Weequahic Park
Meeker Avenue & Elizabeth Avenue, Newark, Essex County, NJ
311.33 acres & an 80-acre lake

This park is the second largest developed park in the Essex county system.

No pets, but we saw quite a few in the park.  


New Jersey Turnpike south to US 78 west; get off at Exit 56 (Clinton Avenue); right turn onto Runyon Street; right turn onto Elizabeth Avenue; left turn onto Meeker Avenue; go under the Route 22 overpass; turn right into the park. 

There are many other  entrances to the park, including three along Elizabeth Avenue: Grumann Avenue, Chancellor Avenue and Stengle Avenue. 


The name Weequahic stems from the language of the Lenni-Lenape Indians for "the head of the cove."

1867-1890's  --  early settlers exchanged farm products in what was then known as the Waverly Fair Grounds when the state agricultural fair was held here. There was a racetrack for trotters and President Ulysses S. Grant rode here.

1895  -- the Essex County Park Commission formed (the first county park commission in the United States) to save some of the land in its natural state.  Some of the parcels saved include South Mountain Reservation, Branch Brook Park and Weequahic Park generations. Franklin Murphy was the park commissioner and first president of the Essex County Park Commission .  He later became governor of New Jersey.

Frederick Law Olmsted's company in Boston designed the acreage.

The Weequahic Park Association planted $100,000 worth of ornamental and shade trees  ion the parks.

1998  --  Weequahic Lake is highly eutrophic with excessive production of algae. This year a grant for the Weequahic Lake Restoration Project was awarded. The EPA provided funding and technical support for the Weequahic Lake Restoration Project.


18-hole golf course; 2.2 mile rubberized track around the lake for walkers and runners; ballfields; soccer; basketball; two playgrounds, tennis and paddleball courts; picnic tables.  


Unfortunately, Route 22 and a railway line separates the eastern part of the park from the western (except that there is a connection via Grumann Avenue on the south.)

01/16/2005.  Cefe, Rosemary, dog Sonar and I entered the park at the Meeker Avenue entrance.  We turned right to take the road along the lake; it stops at a turn-around circle out about halfway down the lake.  We turned around and then drove the other way; the road heads along the lake and then into the eastern part of the park via Grumann Avenue.  Re-entered the park along Chancellor Avenue; the park road ended at a turn-around circle not far from Meeker Avenue.  There is a statue here of former governor Franklin Murphy.  Unfortunately, many of the letters of the words on the statue are now missing and there is some graffiti on the statue as well as lots of trash surrounding it.  Turned around and got back on Elizabeth Avenue; turned right onto Meeker Avenue; reentered the park; turned right on the park road and parked along the western side of the lake.  We walked along the jogging path (that has a special soft surface coating) that completely encircles the lake to look at some of the vegetation.  The traffic on Route 22 makes quite a bit of noise.  Dr. Patrick L. Cooney.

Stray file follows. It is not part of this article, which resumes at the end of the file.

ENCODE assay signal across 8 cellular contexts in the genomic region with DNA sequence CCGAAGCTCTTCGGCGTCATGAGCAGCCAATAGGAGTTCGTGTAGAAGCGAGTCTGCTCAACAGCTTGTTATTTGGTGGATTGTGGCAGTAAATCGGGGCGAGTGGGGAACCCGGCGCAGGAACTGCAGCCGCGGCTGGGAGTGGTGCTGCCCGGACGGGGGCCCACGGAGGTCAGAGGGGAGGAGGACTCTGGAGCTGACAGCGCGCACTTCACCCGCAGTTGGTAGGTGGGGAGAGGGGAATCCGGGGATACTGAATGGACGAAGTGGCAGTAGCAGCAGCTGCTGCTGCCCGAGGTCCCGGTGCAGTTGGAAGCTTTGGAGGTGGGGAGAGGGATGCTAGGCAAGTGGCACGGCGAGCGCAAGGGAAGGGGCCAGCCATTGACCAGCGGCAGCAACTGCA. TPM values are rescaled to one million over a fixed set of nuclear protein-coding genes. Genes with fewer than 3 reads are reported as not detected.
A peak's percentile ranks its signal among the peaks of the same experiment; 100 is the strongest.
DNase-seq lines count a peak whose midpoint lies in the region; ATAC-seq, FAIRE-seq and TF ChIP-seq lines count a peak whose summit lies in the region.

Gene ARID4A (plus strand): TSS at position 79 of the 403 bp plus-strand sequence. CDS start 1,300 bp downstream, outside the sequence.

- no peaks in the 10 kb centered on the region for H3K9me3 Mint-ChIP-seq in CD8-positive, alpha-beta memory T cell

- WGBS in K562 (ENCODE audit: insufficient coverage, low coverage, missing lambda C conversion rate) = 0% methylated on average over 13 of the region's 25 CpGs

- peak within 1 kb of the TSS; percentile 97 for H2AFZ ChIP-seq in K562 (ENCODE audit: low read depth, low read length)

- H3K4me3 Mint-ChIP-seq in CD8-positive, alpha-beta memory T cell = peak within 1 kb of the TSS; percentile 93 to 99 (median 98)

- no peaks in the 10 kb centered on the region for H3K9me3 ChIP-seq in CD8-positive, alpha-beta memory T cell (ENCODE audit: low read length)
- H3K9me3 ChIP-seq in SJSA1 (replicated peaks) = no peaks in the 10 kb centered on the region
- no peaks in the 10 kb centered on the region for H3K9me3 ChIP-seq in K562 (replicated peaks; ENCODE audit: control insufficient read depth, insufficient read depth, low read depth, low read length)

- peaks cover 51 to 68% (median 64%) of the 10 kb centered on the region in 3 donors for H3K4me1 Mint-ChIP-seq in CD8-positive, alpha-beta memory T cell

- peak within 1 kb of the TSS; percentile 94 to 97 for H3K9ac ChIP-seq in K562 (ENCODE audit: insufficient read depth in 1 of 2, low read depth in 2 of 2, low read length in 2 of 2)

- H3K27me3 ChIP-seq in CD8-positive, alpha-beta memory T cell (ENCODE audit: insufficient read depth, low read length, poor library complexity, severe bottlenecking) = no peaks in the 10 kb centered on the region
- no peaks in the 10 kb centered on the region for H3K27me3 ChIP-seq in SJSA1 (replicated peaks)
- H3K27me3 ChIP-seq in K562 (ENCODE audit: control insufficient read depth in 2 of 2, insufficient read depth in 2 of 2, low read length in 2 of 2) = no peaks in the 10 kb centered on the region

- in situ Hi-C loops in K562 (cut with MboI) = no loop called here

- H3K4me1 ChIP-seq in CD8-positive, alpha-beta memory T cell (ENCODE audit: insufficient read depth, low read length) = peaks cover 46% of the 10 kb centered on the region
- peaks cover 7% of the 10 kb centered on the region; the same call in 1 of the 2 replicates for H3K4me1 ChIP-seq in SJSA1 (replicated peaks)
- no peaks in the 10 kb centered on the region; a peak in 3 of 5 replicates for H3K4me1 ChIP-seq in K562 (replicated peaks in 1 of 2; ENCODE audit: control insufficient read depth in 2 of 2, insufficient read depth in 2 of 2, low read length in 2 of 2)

(Source: Wilbur McNeil, "Great Public Spaces: Great Community Places"; http://www.pps.org/gps/one?public_place_id=386;
U.S. Environmental Protection Agency; http://www.epa.gov/region02/water/lakes/weequahic.htm)

Dr. Patrick L. Cooney, * = blooming on date of the field trip, 01/17/2005.

Acer rubrum (red maple)
Ailanthus altissima (tree-of-heaven)
Betula lenta (black birch)
Betula nigra (river birch)
Betula populifolia (gray birch)
Carya cordiformis (bitternut hickory)
Catalpa sp. (catalpa)
Fagus grandifolia (American beech)
Fraxinus sp. (ash)
Juniperus virginiana (red cedar)
Liquidambar styraciflua (sweetgum)
Liriodendron tulipifera (tulip tree)
Morus alba (white mulberry)
Pinus sp. (pine)
Pinus strobus (white pine)
Platanus x hybrida (London plane)
Prunus serotina (black cherry)
Quercus alba (white oak)
Quercus palustris (pin oak)
Quercus rubra (red oak)
Quercus velutina (black oak)
Robinia pseudoacacia (black locust)
Sassafras albidum (sassafras)

Clethra alnifolia (sweet pepper bush)
Cornus amomum (swamp dogwood)
Forsythia sp. (golden bells)
Rosa multiflora (multiflora rose)
Rubus sp. (blackberry)
Viburnum spp. (viburnum)

Hedera helix (English ivy)
Smilax rotundifolia (round-leaved greenbrier)

Alliaria petiolata (garlic mustard)
Arctium sp. (burdock)
Artemisia vulgaris (common mugwort)
Asclepias incarnata (swamp milkweed)
Asclepias syriaca (common milkweed)
Aster spp. (aster)
Cirsium vulgaris (bull thistle)
Epilobium sp. (willowherb)
Hibiscus moscheutos (swamp rose mallow)
Lythrum salicaria (purple loosestrife)
Oenothera biennis (common evening primrose)
Phytolacca americana (pokeweed)
Plantago lanceolata (English plantain)
Polygonum cuspidatum (Japanese knotweed)
Taraxacum officinale (common dandelion) *
Typha latifolia (broad-leaved cattail)

Juncus tenuis (path rush)

Carex laxiflora type (loose-flowered sedge type)

Elymus sp. (wild rye grass)
Phragmites australis (giant reed grass)